I tend to relate my approach to how you’d go about creating a vector image where illustrations are made up of layers. Split it up and sketch it on paper if you need to. But, start from the bottom and work your way up. This tends to mean larger shapes first, and finer details later. You can always tinker with the stacking index when you need to move elements around.

Maintain a solid structure for your styles

That leads us to the structure. Try to avoid a flat DOM structure for your illustration. Keeping things atomic makes it easier to move parts of your illustration. It will also makes it much easier to show and hide parts of the illustration or even animate them later. Consider the CSS Snorlax demo. The arms, feet, head, etc. are separate elements. That made animating the arm a lot easier than if I had tried to keep things together since I could simply apply the animation to the .snorlax__arm-left class.

CodePen Embed Fallback

Here’s a timelapse shot of me creating the demo:

Attempted to put together a timelapse of the CSS Snorlax we built last night &#x1f605;

Amusing watching it back!

&#x1f4bb; https://t.co/vbVYmFUN5V via @CodePen#webdev #coding #HTML #CSS #webdesign #100DaysOfCode #creative #design #animation pic.twitter.com/0mJtLPRQfP

— Jhey &#x1f6e0; (@jh3yy) April 28, 2020 Handling awkward shapes

There’s a pretty good article right here on CSS-Tricks for creating shapes with CSS. But what about more “awkward” shapes, like a long curve or even an outer curve? In these scenarios, we need to think outside the box. Properties such as overflow, border-radius, and clip-path are big helpers.

Consider this CSS Jigglypuff demo. Toggle the checkbox.

CodePen Embed Fallback

That’s the key for creating curved shapes! We have an element much larger than the body with a border-radius applied. We then apply overflow: hidden to the body to cut that part off.

How might we create an outer curve? This one’s a little tricky. But a trick I like to use is a transparent element with a thick border. Then apply a border-radius and clip the excess, if required.

CodePen Embed Fallback

If you hit the toggle, it reveals the element we are using to go across that corner. Another trick might be to overlay a circle that matches the background color. This is fine until we need to change the background color. It’s OK if you have a variable or something in place for that color. But, it could make things a little harder to maintain.

clip-path is your friend

You might have noticed a couple of interesting CSS properties in that last demo, including clip-path. You’ll most likely need clip-path if you want to create complex CSS shapes. It’s especially handy for cutting off bits of elements when hiding parent box overflow doesn’t do.

Here’s a little demo I built some time ago that showcases different clip-path possibilities.

CodePen Embed Fallback

There’s also this demo that takes ideas from the “Shapes of CSS” article and re-created with clip-path.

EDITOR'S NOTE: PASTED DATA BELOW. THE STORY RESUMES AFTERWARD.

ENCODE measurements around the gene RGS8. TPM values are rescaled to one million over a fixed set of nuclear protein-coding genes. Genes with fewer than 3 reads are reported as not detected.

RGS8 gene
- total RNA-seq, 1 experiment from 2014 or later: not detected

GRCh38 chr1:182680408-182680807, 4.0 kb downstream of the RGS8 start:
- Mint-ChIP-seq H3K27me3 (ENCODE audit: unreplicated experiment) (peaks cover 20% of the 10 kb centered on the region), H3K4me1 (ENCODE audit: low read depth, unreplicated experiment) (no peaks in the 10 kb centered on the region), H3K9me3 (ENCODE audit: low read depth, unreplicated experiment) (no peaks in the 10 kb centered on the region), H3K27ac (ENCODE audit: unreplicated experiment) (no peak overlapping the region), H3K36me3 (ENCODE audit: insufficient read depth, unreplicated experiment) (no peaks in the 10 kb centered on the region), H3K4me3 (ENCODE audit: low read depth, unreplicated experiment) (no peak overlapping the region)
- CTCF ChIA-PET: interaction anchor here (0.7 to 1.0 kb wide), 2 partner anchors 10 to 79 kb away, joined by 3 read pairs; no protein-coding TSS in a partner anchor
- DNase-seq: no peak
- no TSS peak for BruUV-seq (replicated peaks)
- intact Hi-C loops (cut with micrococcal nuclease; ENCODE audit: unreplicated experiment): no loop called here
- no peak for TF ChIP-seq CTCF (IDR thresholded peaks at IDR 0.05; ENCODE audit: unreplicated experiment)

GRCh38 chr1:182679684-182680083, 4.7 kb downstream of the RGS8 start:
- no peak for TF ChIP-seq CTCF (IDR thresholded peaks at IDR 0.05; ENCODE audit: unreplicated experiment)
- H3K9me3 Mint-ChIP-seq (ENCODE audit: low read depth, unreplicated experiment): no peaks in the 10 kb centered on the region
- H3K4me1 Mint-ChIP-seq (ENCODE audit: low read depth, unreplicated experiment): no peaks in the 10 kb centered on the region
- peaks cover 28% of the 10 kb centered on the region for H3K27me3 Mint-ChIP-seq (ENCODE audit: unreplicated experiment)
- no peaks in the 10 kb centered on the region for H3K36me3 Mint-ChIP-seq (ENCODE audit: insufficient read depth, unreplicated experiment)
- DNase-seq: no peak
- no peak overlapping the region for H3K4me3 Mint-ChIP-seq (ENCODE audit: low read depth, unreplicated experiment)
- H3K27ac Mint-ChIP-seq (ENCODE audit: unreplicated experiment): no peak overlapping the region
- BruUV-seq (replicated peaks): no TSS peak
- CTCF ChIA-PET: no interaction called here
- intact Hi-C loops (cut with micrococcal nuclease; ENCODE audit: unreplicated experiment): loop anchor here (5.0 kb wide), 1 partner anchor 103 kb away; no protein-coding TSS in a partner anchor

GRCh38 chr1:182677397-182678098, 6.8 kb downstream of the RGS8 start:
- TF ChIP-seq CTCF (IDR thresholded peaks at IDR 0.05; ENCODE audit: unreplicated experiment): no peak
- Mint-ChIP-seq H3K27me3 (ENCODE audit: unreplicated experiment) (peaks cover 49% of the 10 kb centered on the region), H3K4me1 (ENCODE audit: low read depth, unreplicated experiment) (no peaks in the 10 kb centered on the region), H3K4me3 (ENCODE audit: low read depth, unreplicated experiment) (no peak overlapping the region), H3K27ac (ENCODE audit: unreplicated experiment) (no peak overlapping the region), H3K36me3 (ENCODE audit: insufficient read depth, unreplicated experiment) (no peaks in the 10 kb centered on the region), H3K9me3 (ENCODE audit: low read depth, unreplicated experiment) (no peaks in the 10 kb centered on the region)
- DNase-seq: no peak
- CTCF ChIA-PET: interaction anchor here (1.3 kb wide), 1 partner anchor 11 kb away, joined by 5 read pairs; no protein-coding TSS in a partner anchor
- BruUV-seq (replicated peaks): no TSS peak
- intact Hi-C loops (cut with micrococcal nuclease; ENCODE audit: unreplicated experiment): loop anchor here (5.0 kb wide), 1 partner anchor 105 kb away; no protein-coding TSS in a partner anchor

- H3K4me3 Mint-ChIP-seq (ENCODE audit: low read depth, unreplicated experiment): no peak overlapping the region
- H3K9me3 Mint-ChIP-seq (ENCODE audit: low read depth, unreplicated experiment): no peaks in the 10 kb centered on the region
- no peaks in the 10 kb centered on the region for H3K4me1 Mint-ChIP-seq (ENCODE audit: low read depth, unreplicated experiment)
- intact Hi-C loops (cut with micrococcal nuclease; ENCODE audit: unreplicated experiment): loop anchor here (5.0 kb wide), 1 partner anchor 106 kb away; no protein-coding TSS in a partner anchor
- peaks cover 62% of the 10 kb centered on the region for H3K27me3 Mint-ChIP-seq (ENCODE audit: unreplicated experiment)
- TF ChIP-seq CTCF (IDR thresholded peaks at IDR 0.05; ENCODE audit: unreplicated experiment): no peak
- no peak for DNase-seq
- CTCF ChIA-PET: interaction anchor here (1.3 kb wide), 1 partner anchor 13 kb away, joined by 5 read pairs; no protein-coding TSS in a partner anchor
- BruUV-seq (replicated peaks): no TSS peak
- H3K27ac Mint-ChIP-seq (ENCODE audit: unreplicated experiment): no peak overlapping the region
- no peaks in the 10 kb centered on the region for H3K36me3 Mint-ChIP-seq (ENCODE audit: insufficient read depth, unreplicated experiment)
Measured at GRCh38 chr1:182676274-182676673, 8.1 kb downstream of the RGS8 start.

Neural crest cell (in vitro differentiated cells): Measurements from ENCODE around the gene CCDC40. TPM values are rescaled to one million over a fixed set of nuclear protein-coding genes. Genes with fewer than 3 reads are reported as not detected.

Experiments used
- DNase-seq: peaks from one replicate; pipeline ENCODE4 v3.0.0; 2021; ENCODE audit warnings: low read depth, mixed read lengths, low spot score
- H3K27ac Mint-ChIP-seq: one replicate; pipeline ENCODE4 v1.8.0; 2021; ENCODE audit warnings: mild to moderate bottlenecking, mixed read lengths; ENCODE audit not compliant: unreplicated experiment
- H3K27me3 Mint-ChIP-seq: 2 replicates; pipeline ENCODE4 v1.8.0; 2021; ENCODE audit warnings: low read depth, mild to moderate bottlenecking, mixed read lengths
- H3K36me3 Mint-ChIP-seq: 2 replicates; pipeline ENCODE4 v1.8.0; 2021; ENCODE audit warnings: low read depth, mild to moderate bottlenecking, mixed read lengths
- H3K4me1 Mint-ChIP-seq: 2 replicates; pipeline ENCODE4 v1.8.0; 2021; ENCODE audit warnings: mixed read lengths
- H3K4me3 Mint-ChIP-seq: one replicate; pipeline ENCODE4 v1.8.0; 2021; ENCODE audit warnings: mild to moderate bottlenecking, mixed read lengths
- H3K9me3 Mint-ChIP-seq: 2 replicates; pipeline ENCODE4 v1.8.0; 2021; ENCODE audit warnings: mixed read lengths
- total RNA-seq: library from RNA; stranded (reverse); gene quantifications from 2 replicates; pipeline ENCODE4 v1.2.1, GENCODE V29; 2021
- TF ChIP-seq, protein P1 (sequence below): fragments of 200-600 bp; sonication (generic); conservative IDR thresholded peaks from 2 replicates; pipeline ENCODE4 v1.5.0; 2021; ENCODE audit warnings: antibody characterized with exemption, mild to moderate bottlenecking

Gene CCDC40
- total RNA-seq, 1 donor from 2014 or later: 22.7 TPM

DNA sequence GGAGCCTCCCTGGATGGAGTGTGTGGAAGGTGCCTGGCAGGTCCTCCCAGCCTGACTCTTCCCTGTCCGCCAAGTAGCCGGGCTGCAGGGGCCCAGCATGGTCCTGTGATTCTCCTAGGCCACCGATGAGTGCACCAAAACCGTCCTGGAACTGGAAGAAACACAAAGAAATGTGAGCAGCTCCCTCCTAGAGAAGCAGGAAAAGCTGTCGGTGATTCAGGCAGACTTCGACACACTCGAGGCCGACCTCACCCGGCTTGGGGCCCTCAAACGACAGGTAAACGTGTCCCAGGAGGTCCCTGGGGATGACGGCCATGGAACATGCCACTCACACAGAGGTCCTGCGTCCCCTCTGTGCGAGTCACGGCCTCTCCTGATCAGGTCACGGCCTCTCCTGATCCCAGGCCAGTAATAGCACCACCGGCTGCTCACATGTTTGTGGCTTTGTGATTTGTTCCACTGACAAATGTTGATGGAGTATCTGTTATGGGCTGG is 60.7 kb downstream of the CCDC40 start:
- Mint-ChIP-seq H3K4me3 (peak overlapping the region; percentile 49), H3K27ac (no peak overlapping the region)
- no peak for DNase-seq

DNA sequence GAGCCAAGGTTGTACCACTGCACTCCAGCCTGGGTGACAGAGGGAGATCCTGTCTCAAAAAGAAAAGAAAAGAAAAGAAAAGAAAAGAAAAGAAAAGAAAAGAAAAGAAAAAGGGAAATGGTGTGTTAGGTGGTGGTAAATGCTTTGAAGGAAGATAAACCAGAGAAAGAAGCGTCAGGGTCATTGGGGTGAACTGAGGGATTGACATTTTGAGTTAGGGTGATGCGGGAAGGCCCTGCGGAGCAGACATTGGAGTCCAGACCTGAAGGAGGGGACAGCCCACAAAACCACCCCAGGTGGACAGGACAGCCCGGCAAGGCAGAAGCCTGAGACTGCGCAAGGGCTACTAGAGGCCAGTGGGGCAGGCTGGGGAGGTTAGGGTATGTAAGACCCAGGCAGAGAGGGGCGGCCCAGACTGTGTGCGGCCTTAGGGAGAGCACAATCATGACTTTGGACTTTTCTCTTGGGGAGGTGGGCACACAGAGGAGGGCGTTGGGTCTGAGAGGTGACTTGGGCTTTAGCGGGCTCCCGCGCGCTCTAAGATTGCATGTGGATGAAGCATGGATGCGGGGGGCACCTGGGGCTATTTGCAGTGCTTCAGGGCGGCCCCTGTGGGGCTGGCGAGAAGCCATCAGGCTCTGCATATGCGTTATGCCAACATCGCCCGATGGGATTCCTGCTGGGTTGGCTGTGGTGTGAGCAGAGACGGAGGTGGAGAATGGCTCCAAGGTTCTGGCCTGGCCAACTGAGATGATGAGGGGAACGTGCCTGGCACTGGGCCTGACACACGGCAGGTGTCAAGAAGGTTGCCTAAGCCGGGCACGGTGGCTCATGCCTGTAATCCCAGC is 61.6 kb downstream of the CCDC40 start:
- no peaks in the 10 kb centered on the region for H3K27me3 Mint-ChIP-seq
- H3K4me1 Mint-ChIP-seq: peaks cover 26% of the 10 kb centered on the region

CodePen Embed Fallback border-radius is your other friend

You’re going to need border-radius to create curves. One uncommon trick is to use a “double” syntax. This allows you to create a horizontal and vertical radius for each corner.

Play with this demo to really appreciate the power of border-radius. I advocate using percentages across the board in order keep things responsive.

CodePen Embed Fallback Shading techniques

You’ve got all the shapes, everything is nicely laid out, and all the right colors are in place… but something still looks off. Odds are that it’s a lack of shading.

Shading adds depth and create a realistic feel. Consider this ecreation of a Gal Shir illustration. Gal is fantastic at using shades and gradients to make beautiful illustrations. I thought it would be fun to do a recreate it and include a switch that toggles the shading to see just what a difference it makes.

CodePen Embed Fallback

Shading effects are often created with a box-shadow and background-image combination.

The key thing with these properties is that we can stack them in a comma-separated list. For example, the cauldron in the demo has a list of gradients that are being used across the body.

.cauldron {   background:     radial-gradient(25% 25% at 25% 55%, var(--rim-color), transparent),     radial-gradient(100% 100% at -2% 50%, transparent, transparent 92%, var(--cauldron-color)),     radial-gradient(100% 100% at -5% 50%, transparent, transparent 80%, var(--darkness)),     linear-gradient(310deg, var(--inner-rim-color) 25%, transparent), var(--cauldron-color); }

Note that radial-gradient() and a linear-gradient() are being used here and not always with perfectly round numeric values. Again, those numbers are just fine. In fact, you’ll spend a lot of time tweaking and tinkering with things in the style inspector.

It’s generally the same working with box-shadow. However, with that, we can also use the inset value to create tricky borders and additional depth.